• Highway buses: Great for skipping a night of accommodation (and, unfortunately, sleep) this can be a good way to travel long distance without wasting daylight hours. They also have daytime options of course, but that might not appeal if you have limited time.
  • Domestic flights: With LCC companies like Peach and Jetstar, you can travel surprisingly cheaply throughout the country; you just have to sacrifice things like sleep (they often have the eyewateringly early or very late timeslots at airports) and self respect (watching an inexplicably angry airline employee weigh and refuse your 7.1 kg bag based on a 7 kg weight limit is never fun). Despite this, it’s for sure the fastest way to travel very long distances (e.g. Tokyo to Sapporo), and quite often cheaper than long-distance trains.
  • Renting a car: This is a good option for groups, if you have an international or Japanese driver’s license. The roads are dull though, with sound-protecting barriers stealing any hope of American-style roadtrip vibes for most journeys.
  • Pro tips for smooth travel in Japan

  • Remember that trains stop at about midnight in Japan (if not earlier), and Tokyo is no different. Once the clock strikes twelve, you’ll be hit with the ‘go hard or go home’ quandary. Of course, for that scenario, there’s also the love hotel option.
  • We said it already, but get yourself a travel card, it’s just the right thing to do.
  • Unlike most major cities, in Tokyo, taxis are the same price, if not cheaper, than an Uber. While you rarely actually need a taxi, it’s worth keeping this in mind.
  • Cycling is a great way to see Tokyo, but make sure you wear a helmet (even if it’s uncommon here) and don’t drink—it’s illegal to cycle while drunk in the same way that driving a car while intoxicated is illegal. There’s a zero-tolerance limit and foreigners get stopped often, so be careful!

  • 5. Eating out: Food and restaurants in Japan

    Rokurinsha Tokyo Ramen Street
    Photo by City Foodsters used under CC

    Be it a ¥300 bowl of soba or a ¥10,000 set at a fancy sushi joint, eating in Tokyo (or elsewhere in Japan) is pure joy. It’s nowhere near as costly as people may have warned you (unless you want it to be), and there are countless great options and plenty of dishes beyond the old favorites of noodles and conveyor-belt sushi.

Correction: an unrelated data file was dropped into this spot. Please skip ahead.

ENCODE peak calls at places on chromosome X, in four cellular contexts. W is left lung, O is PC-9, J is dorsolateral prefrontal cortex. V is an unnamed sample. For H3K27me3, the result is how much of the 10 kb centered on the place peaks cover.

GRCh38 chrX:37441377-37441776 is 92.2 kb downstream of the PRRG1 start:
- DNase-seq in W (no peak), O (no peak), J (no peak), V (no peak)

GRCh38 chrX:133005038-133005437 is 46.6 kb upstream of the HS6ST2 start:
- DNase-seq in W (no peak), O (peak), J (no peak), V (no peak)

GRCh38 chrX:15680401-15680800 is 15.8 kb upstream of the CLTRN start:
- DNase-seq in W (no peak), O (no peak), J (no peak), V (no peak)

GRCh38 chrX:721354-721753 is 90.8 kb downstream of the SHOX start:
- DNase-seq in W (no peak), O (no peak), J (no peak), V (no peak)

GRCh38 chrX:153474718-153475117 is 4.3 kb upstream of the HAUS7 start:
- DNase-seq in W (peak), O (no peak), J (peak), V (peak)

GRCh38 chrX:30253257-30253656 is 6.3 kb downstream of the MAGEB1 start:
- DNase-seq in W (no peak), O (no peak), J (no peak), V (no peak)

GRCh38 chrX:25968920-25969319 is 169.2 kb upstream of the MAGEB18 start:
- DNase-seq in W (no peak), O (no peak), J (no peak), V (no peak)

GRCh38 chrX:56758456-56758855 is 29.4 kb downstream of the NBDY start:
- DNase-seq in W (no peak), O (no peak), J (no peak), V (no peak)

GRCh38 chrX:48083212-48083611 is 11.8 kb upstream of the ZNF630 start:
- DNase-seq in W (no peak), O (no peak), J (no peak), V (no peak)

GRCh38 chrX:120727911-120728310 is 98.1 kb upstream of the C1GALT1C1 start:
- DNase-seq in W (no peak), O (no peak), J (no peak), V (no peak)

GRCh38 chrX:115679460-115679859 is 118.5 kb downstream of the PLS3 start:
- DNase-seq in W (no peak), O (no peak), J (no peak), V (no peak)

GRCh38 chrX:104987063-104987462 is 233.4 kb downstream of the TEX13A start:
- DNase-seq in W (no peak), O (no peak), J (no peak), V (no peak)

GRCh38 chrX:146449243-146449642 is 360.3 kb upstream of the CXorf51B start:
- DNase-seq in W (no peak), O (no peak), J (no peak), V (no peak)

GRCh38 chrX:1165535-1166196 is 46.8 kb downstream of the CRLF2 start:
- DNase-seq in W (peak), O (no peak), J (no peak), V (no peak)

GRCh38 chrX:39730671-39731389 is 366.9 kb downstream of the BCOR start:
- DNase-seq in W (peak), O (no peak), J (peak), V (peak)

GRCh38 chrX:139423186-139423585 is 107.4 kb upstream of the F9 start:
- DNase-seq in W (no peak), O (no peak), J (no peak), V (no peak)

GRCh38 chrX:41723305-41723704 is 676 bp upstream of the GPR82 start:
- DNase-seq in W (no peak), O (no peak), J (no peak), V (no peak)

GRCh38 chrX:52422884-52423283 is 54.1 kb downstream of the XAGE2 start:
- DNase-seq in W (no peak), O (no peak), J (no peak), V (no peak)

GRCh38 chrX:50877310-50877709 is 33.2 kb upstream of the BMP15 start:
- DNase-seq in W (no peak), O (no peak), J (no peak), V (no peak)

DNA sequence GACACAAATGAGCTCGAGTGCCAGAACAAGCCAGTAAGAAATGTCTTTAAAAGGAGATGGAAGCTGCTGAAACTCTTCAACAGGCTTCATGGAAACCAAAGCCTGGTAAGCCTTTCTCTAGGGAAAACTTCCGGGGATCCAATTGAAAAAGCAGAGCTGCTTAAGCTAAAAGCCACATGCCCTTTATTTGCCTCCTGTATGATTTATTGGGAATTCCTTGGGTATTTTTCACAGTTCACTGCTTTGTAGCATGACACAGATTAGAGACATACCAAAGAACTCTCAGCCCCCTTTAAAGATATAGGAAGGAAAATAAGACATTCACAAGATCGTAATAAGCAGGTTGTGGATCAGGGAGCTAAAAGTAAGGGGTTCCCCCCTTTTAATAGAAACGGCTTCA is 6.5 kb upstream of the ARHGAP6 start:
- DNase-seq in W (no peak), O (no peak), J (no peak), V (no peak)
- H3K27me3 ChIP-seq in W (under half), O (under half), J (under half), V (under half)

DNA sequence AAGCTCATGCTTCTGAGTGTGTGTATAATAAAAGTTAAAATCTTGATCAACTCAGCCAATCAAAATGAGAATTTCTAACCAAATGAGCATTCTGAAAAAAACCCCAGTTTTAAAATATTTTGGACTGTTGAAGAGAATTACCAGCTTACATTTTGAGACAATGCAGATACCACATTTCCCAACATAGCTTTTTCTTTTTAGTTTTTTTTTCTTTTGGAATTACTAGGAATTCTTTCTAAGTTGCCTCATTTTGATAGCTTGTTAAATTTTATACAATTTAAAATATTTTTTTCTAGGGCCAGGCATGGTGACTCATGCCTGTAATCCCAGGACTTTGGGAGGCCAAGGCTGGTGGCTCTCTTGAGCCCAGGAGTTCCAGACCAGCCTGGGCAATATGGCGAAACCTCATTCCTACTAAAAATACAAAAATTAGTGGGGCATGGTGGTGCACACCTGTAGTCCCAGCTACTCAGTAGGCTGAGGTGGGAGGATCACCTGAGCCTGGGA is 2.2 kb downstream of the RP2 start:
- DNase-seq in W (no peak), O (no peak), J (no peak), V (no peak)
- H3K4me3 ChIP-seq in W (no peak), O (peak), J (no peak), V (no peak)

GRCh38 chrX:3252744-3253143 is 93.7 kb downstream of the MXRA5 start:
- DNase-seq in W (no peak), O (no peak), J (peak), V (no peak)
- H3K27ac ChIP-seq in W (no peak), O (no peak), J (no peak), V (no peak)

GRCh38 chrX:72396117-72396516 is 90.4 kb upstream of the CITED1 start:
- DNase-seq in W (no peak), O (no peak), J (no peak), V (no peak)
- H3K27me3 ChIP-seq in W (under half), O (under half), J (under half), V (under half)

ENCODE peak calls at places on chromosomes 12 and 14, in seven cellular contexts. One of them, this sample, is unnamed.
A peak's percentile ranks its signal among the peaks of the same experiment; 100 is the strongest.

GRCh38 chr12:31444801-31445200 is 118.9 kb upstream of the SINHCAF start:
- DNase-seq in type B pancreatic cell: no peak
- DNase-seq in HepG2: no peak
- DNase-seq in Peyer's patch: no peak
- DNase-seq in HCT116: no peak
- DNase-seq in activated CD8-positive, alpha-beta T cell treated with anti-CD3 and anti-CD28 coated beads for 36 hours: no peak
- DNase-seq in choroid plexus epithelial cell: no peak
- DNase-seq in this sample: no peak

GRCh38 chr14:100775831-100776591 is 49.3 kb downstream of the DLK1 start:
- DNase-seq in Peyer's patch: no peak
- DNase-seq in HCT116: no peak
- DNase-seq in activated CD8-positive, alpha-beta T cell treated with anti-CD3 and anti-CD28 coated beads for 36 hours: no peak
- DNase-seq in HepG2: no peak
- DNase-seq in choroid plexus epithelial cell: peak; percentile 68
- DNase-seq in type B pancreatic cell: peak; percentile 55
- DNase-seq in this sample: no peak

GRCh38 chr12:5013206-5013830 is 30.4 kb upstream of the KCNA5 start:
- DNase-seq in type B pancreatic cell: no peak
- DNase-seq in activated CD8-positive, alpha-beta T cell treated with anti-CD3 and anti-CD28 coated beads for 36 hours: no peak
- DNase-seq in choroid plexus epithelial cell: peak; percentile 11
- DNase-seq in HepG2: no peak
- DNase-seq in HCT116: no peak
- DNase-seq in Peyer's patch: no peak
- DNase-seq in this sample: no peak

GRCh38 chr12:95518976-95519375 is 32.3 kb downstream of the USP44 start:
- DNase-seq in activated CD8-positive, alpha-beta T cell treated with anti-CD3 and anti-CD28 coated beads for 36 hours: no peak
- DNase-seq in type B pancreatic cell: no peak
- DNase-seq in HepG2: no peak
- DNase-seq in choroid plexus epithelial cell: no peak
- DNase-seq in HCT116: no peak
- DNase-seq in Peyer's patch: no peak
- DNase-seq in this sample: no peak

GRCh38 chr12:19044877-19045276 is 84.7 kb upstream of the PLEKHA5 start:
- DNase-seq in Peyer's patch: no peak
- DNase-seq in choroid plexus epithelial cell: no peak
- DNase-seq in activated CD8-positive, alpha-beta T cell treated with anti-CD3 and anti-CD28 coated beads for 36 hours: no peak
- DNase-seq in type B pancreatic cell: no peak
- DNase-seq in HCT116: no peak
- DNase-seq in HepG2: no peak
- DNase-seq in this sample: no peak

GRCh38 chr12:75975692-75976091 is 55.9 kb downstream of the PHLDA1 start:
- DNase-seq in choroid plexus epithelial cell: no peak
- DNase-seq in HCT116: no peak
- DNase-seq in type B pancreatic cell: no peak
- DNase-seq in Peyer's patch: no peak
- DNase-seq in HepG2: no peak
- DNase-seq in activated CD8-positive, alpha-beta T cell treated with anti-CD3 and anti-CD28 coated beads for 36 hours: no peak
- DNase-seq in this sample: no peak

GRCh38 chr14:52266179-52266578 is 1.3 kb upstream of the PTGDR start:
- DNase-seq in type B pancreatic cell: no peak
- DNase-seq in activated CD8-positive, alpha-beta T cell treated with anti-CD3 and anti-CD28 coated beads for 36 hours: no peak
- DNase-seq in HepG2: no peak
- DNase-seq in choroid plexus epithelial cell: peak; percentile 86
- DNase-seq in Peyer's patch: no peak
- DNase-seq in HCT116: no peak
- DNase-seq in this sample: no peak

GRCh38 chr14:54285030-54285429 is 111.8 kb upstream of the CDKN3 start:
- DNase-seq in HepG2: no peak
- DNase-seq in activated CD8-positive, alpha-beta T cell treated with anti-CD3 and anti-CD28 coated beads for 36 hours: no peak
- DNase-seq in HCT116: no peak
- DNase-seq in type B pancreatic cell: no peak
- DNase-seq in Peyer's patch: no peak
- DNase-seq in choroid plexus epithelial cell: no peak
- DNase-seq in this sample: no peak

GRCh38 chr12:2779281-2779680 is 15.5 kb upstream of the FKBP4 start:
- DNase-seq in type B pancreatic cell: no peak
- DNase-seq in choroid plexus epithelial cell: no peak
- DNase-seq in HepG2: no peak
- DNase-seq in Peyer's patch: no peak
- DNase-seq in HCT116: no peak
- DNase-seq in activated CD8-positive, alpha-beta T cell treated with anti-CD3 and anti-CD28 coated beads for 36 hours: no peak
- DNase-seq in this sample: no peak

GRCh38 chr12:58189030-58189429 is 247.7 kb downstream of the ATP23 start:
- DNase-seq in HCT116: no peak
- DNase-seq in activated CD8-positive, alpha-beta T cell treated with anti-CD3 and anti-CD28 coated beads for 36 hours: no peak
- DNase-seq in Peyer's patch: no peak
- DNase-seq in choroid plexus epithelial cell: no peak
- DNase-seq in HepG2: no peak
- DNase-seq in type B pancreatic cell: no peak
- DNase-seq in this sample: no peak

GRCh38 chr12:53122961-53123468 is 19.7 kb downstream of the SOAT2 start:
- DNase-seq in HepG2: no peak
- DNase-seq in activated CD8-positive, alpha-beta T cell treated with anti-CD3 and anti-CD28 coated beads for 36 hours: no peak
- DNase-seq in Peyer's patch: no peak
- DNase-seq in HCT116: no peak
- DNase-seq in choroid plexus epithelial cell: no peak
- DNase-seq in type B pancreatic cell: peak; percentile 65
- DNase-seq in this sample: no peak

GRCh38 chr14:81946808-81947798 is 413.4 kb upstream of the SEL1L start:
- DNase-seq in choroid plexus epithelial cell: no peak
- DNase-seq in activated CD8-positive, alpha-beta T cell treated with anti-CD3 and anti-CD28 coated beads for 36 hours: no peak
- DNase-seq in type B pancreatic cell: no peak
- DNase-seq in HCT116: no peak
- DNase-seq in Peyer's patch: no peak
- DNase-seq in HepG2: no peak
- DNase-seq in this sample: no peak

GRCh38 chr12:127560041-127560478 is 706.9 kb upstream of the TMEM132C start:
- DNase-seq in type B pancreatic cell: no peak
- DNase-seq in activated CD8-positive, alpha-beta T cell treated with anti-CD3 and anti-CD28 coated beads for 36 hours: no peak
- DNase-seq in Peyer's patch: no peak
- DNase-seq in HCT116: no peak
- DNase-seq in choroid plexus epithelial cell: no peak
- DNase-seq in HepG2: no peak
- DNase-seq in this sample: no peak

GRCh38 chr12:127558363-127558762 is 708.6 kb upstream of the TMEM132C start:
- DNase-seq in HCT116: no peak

Some speciality suggestions to get you started:

  • Ramen: There’s what goes in it, some Michelin options and some unusual ones.
  • Okonomiyaki: An Osaka-speciality that’s about to become your new favorite food.
  • Kushikatsu: Another Osaka hit—kushikatsu is a deep-fried meat or vegetable treat that goes very well with a beer.
  • Monjayaki: Tokyo’s take on okonomiyaki—there’s really only one place to try it in the capital.
  • Soba and udon: Cheap even at Michelin level, soba and udon prove that ramen aren’t the only noodles in town.
  • Tempura: A classy form of fried food, tempura is a treat to be savored.
  • Nabe: Hotpots are a total joy and a great way to have giant portions.
  • Yakitori: Meat on a stick—what’s not to love?
  • Sushi: The sustainable options, the best restaurants, alternatives to Jiro and ideas for Shibuya, Ikebukuro and Shinjuku.
  • A few extra points to help you along the way.

  • Breakfast: This meal isn’t always as easy to find as you might expect, but we have some great spots in Shibuya, info on where to find a full English, and a guide to getting breakfast sets around the city.
  • Lunch sets: These are the golden secret of dining in Japan, are a great deal and the best way to try places which would other wise be outside of your budget.
  • Michelin-star meals: Super easy to find here, with more restaurants awarded the coveted status than anywhere else in the world—here’s a rundown of the best.
  • Izakaya: These are typical Japanese bars with food you never knew you needed—here’s how to navigate them and what to expect.